Chuck Bednar for redOrbit.com – Your Universe Online
This week, much of the U.S. has been dealing with cold temperatures and wind chill warnings and advisories. And as the weekend and the second round of the NFL playoffs near, the teams playing in Green Bay and New England will find themselves dealing with similar conditions.
In Foxboro, Massachusetts, where the Patriots will be hosting the Baltimore Ravens on Saturday afternoon, highs are expected to be in the mid-20s, according to AccuWeather.com. Meanwhile, the National Weather Service is predicting a high temperature of 19 degrees during the day as the Packers play host to the Dallas Cowboys in the early game on Sunday.
Football players have a long history of competing in the harshest winter weather conditions. In fact, the 1967 NFL Championship game (ironically involving both the Packers and the Cowboys) was played in temperatures of -13 degrees with a wind chill of -48 below. That brutal contest, fittingly known as the Ice Bowl, was won by Green Bay, 21-17.
Even though they may be used to playing in the frigid cold, such conditions do have an impact on a football player’s performance, as by the ESPN Sport Science crew in a recent video. In the video, John Brenkus and his team start by collecting baseline measurements of his reaction time, his grip strength, and both his skin temperature and his core temperature.
Those baseline measurements revealed that Brenkus’s skin temperature was 72 degrees and that his core temperature was 99 degrees. He then entered an ice truck, where the temperature was 10 degrees, to simulate the cold-weather conditions faced by NFL football players.
After just 15 minutes, the skin temperature of his hands fell to approximately 35 degrees. This caused his grip strength to be reduced by more than half as his cardiovascular system began to pump less blood to his extremities.
Thirty minutes into the experiment, his core temperature remained unchanged, but at a cost. To maintain core temperatures, his body began to burn glucose five times faster than in warm weather, leaving less energy for performance and reducing his total reaction time by 45 percent.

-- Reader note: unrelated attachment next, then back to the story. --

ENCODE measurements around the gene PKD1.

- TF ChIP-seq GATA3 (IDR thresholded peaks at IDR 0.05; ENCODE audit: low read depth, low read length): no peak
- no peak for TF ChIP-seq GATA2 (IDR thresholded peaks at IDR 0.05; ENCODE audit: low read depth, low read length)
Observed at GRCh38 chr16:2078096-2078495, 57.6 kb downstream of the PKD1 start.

So how do football players try to combat these problems? It varies from athlete to athlete. Some players have said they use petroleum jelly and muscular rubs for additional warmth, while others spray athlete’s foot medication on their hands and feet and wearing sterile glove. One player has even said he rubs cayenne pepper on his skin to keep its temperature from falling too much.
Many, however, rely on the more conventional method of running around, according to Jay Yarow of Business Insider. “Football is an active sport, and the more guys are running around, sweating, staying active, the less they notice the cold,” he explained.
Of course, the players aren’t the only one affected by the cold, Brenkus noted. Extreme cold temperatures can also have an impact on the football itself. In fact, a football exposed to 10 degree temperatures for just one hour got slightly smaller, and its air pressure reduced by one-fifth, and had a lower coefficient of restitution (in other words, it was less bouncy).
This causes the ball to come off the kicker’s foot more slowly. Overall, however, ESPN Sport Science noted that it did not have too much on an impact on the game. Punts travel an average of just three yards less in cold weather games, while passing completion percentage fell just two percent and the accuracy of field-goal kickers fell by a mere 1.7 percent.
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